"BUT THERE WAS no readable master collection of Italian folktales which would be popular in every sense of the word. Could such a book be assembled now? It was decided that I should do it."

Short as it is, this paragraph from Italo Calvino's introduction to Italian Folktales offers much to comment on. A "master-collection" of folktales -- the term seems grand, and therefore outdated. It belongs to the brothers Grimm, to Asbjornsen and Moe, to their century. The "folk" of folktales are as long gone in Italy as the rest of Europe, surely. But Calvino rushes in, with "popular" and then "assembled," to show what is wanted and what might be possible. Calvino, presumably, could be "literary" forever, but he shuns that, seeking the broad base, the common meeting ground, of the "popular," because folktales are that or nothing.

To do this he could not just be a scholar, though he had to compare the dozens of versions many tales have been given in different parts of Italy. Nor could he pretend that any version was the "right" one, or that any master collector anywhere had just written down what an old woman sitting by her fire had said. All folktales now are written tales, and in his notes Calvino often reveals that he took a piece from one version of a story and added it to another, or even did a little adding himself. To "assemble" he had to select and retell, but, in the late 20th century, could this still be done as it should be done?

Wonderfully, "it was decided that I should do it." Calvino's retreat into the passive signals something like a religious moment. Not "I decided," or "my friends" or "my publishers" decided, but "it was decided." "I will take the ring," says Frodo Baggins at a similar moment, "but I do not know the way."

As far as I can tell, Calvino has succeeded superbly. Italian Folktales is a huge volume of 200 stories. It takes days and days to read, and, properly, it should take years. Read a tale. Then, trying to remember another like it, in this book, or in Grimm, Boccaccio, or Perrault, let the particular qualities of this one sink in. All fairy tale reading, like all fairy tale telling, is comparative. There is, for instance, a Straparola story about a simpleton who is given magical powers by a fish, including impregnating a princess on a balcony from the street. There is also the Grimm tale "Rapunzel," which opens with a woman craving greens and making a deal with a witch. Calvino has found a Venetian tale, "The Cloven Youth," which combines these, and has, or is given, terrific Italian chatter about who the father of the child is, and how hard it is (but possible) to love a youth who has been cut in two. It is a gem. But if you read it after just having read 10 other tales -- as, alas, reviewers must -- it and all the others can blur.

Even then, though, one's sense of the variety is overwhelming. Since the oral and the written tale developed side by side in Italy -- Calvino even reports a traditional oral telling of a traditional tale, in precisely the form given it by Boccaccio -- there never was a clear line between oral and written, folk and sophisticated, native and borrowed. So one finds here many Arabian Nights stories transposed. A fine series of tales about St. Peter and Our Lord wandering in and out of Italian villages. A local legend about the Piedmont village of Pocapaglia that has managed to attract to it a Sherlock Holmes plot. The best version of "Beauty and the Beast" I have ever read, called "Bellinda and the Monster." Motifs from this story, from Cupid and Psyche, "Sleeping Beauty," and "Cinderella" woven in and out of tale after tale.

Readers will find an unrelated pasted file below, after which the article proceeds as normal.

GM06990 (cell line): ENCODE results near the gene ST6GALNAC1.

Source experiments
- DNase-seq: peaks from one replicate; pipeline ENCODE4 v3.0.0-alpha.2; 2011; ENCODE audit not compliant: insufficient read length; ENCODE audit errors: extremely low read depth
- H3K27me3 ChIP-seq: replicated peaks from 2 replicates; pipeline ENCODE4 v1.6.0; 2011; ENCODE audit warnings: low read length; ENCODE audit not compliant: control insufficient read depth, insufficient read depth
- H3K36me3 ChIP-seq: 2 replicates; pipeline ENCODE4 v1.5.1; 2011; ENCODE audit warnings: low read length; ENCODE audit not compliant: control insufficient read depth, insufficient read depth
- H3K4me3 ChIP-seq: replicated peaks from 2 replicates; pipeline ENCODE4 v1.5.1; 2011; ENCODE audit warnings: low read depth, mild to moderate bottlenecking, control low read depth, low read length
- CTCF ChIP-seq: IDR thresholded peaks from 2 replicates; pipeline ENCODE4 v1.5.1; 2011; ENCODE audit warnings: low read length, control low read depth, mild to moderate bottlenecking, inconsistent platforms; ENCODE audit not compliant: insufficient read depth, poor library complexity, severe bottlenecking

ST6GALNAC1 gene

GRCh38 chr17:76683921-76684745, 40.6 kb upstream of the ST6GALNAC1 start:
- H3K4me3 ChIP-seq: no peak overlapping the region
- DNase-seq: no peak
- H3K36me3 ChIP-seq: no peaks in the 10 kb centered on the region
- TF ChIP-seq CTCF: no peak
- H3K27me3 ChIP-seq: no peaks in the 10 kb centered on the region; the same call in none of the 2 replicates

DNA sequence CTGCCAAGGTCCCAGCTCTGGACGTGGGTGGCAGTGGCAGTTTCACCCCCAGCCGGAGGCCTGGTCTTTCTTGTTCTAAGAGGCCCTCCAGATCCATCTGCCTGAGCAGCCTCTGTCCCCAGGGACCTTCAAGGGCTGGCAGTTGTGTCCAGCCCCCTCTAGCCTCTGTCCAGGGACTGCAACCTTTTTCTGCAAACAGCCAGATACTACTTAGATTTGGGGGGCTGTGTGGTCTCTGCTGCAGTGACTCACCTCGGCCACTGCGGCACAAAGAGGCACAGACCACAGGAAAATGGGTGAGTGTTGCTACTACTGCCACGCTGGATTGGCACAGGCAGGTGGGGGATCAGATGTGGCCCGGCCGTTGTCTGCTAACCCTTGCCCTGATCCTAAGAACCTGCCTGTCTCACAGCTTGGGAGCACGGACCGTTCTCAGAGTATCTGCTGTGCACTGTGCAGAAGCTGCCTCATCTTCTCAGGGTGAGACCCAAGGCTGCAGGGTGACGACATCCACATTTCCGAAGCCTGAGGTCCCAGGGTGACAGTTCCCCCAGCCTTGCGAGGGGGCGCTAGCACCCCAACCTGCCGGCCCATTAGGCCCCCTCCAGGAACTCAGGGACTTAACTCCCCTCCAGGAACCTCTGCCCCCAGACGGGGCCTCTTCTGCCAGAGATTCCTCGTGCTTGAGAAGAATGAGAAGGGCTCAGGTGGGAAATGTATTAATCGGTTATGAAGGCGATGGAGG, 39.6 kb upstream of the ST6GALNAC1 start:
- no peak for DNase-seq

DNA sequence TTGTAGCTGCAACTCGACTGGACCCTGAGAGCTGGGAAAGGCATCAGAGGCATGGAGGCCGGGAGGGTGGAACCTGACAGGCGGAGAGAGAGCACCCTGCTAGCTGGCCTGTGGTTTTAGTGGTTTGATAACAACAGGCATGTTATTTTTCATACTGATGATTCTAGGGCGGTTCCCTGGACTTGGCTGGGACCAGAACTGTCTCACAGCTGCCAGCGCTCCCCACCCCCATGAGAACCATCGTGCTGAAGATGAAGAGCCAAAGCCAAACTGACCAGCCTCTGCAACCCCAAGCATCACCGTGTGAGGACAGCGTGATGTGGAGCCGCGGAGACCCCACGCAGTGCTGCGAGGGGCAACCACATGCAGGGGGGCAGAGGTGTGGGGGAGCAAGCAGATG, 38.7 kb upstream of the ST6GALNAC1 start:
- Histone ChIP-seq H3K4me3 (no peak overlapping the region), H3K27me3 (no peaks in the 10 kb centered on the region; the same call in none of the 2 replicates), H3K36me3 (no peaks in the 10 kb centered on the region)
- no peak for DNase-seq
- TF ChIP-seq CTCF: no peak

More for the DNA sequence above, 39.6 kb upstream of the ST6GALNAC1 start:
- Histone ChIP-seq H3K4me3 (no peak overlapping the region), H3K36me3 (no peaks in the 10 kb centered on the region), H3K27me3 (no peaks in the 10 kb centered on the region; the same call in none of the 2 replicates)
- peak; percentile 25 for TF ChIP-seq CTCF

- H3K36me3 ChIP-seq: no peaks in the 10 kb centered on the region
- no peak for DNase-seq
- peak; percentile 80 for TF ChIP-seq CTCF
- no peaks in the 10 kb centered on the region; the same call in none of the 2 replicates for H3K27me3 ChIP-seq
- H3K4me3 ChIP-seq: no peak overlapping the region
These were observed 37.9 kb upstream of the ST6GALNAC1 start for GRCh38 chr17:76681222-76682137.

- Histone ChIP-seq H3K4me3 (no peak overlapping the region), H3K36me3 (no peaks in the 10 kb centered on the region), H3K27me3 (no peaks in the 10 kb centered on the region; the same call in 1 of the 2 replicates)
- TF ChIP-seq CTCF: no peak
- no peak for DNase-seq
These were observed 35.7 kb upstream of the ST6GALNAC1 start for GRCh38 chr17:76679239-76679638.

People want children, have children, hate children, fuss their childrens' marriages or inheritances. People set out to be rich, to live forever, to find the feathers of an ogre, to make sick people well, to prove their love or loyalty, to just survive. "A man with three sons died of illness," begins one story; "Once there was a king who had twin sons," begins another, and just the difference in number means they must go off in different directions. "The hunchback Tabagnino was a poor cobbler who could no longer make ends meet," and that turns into some fine "Jack and the Beanstalk" stuff. "There was once a greedy little girl." "A king's son was eating at the dinner table. While slicing the ricotta, he cut his finger," and thus begins the story we know best as "The Love of Three Oranges." The abundance and mystery of life are everywhere, so one can start anywhere, go anywhere, and celebrate them.

It may be the Italian tale that is responsible, or it may be Calvino, but there is never any nonsense in the telling. No French courtliness, no German love of violence, no Near Eastern insistence that cunning is everything. It is as though, being so long at the crossroads of the world, the Italians assimilated it all, sought no native style except in the tolerant acceptance shown by the assimilation and the briskness of the narration.

The dialogue, especially, is swift and telling. "Giufa went to the judge. 'Your Honor, I had a sack of gold, and my mother replaced it with rusty nails.' 'Gold? Whoever heard of you having any gold?' 'Yessirree, I did -- that day when it rained raisins and dried figs.' And the judge sent him to the crazy house." That's life in Sicily for you.

A great achievement, truly. Someday it may well be that Italian Folktales is what people remember about 1980.